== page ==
You might assume that portraying video games as bad for your health would be as easy as shooting ducks on an old Nintendo.
Even a professional gamer like Noah “Nifty” Francis, 22, admits players aren’t known for having great habits. Francis, who plays Counter-Strike: Global Offensive for the Dallas-based Team Envy, knows people who play 14 hours at a time, so focused on the game that they forget to eat. “A lot are, like, so skinny—even frail-looking—because maybe they eat one meal a day.”
While nobody is suggesting you trade in your gym membership for a game subscription, it turns out there probably are worse things you could be doing with your leisure time, experts say. Keeping things balanced is key to avoiding pitfalls.
Unless you’re actually playing Pitfall!, the biggest threat a video game poses to your health is probably not quicksand or mutant scorpions. It’s sedentary behavior—low-energy activity, such as watching TV or being a passenger in a car.
Simply put, sedentary behavior is bad for you, said Tracie Barnett, an associate professor in the department of family medicine at McGill University in Montreal. It “is really quite well-established that it increases risk of death from all causes,” said Barnett, who was chair of the committee that wrote an American Heart Association scientific statement on sedentary behavior in youth in 2018.
That report said screen time seems to contribute to children becoming overweight. But, Barnett said, many studies on screen time lump games, computer time and television-watching into one category. “And I’d say, not all screen time is equal.”
A 2012 study in the American Journal of Clinical Nutrition assigned people to either watch TV, play a video game with a controller or play a video game controlled by motion. An assortment of snacks was set nearby. Every group consumed more calories than they expended—but the net intake was highest in the TV group and lowest in the motion-controlled video game group.
A 2015 review of studies in the Journal of Physical Activity and Health also found video games were a step up from sedentary screen time.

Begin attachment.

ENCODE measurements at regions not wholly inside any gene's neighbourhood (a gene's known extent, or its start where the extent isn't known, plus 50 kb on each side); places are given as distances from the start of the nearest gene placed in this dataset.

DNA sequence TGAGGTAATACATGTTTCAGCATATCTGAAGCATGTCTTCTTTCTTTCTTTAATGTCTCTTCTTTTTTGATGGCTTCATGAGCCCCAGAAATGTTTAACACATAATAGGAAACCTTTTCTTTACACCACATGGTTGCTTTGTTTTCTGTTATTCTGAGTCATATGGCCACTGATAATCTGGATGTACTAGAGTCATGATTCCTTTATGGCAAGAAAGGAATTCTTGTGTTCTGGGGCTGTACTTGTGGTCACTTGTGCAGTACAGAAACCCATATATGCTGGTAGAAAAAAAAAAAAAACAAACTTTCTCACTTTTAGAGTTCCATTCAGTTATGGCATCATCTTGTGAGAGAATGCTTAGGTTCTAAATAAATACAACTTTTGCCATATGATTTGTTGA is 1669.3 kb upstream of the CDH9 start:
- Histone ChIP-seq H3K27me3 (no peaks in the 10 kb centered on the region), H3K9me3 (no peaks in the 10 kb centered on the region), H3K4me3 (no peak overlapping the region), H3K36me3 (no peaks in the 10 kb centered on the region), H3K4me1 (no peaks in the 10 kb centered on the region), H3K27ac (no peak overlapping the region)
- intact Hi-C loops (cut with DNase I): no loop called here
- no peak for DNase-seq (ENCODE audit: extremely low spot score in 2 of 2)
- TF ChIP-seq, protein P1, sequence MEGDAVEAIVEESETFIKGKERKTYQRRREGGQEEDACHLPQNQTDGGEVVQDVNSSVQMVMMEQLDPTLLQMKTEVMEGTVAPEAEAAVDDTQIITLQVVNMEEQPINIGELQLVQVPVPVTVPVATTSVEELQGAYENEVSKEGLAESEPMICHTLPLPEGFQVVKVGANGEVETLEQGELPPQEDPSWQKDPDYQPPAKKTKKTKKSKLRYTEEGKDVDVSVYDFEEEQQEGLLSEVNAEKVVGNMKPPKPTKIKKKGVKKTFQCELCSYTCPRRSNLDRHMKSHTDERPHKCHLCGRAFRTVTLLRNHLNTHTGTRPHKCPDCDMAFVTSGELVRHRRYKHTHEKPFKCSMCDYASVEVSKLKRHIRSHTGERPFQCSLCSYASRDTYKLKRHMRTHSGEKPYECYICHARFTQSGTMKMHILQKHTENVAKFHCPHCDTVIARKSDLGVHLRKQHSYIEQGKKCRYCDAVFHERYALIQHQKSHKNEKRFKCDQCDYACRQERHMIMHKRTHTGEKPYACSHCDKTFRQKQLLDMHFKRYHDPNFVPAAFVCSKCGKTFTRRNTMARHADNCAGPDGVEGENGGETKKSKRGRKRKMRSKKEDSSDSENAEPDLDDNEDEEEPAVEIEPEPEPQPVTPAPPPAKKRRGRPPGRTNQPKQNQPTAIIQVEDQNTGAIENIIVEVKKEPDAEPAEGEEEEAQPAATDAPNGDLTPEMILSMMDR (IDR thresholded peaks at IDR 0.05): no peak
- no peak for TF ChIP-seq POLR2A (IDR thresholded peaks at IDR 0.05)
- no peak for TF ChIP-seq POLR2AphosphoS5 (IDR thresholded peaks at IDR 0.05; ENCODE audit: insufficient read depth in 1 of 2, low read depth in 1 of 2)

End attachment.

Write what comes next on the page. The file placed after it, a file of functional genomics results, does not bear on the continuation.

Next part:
Overall, games that inspire motion—”exergaming”—beat doing nothing, said Barnett. Federal guidelines recommend adults get at least 150 minutes a week of moderate-intensity aerobic activity or 75 minutes per week of vigorous aerobic activity. And there’s “a huge amount of benefit” in getting someone to go from no activity to even as little as 15 minutes a day, Barnett said.
That could affect a lot of people. About 214 million people in the U.S. are video game players—64% of adults and 70% of children, according to the Entertainment Software Association, an industry trade group.
Research shows video games also can boost emotions and thinking skills. And the power of games to motivate can inspire healthy behavior, said Daehyoung Lee, an assistant professor in the department of applied human sciences at the University of Minnesota Duluth.
But Lee, who helped develop an app that encourages people with autism to be more active, said there are limits to how much good games can do. “Active video games and gamified fitness apps are a creative way to reduce prolonged sedentary time especially in physically inactive individuals, but they are limited to supplementary roles,” he said. “We have to pursue real exercise and regular physical activity to meet the recommended physical activity guidelines and gain health benefits.”
Gaming before bed also can disrupt sleep patterns, Lee said. And some people have trouble stopping. The American Psychiatric Association recognizes “internet gaming disorder” as a potential diagnosis for children and adolescents when gaming leads to “impairment or distress.”
Parents looking for safe limits on screens overall can turn to the American Academy of Pediatrics, which recommends bedrooms, mealtimes, and parent-child playtimes should be screen-free and that screens should be turned off an hour before bedtime.
For adults, Barnett said it’s a good idea to take a break from gaming for five to 10 minutes every half hour, or 15 to 20 minutes every hour. And keep a healthy balance with the rest of your life. “Spend some time outdoors, make sure you have face-to-face interactions as well.”
Balance is what Francis, who has played professionally since he was 14, aims for these days. He persuaded his team to hire a personal trainer and learned how to cook healthy meals at home. He also started hitting the gym five to six days a week. (Research shows exercise can actually help video game performance.)
Francis said he’s felt the difference his lifestyle changes have made. He feels more creative, less groggy. That’s vital to someone who’s playing in tournaments where tens of thousands of dollars are on the line. “If it makes you 5% better, even 1% better, you take that.”
Roberto CarasasFigueroa plays for lower stakes. The 30-year-old, who lives in Carrollton, Texas, has spent a lot of nights in front of the screen. When he was younger, he sometimes played until 5 or 6 a.m. – often fueling himself with little more than a frozen burrito.
These days, while he’s between jobs because of the coronavirus, he plays about eight hours a day.
In recent years, he realized he was the model of an unhealthy stereotype. So, he started eating healthier food and exercising more. By doing so, he cut his weight from 250 pounds to around 160.
He intends to keep gaming, he said. But it was time for better habits.
“I have frozen burritos in the freezer right now,” he acknowledged. “But you know, they’ve been there for a while.”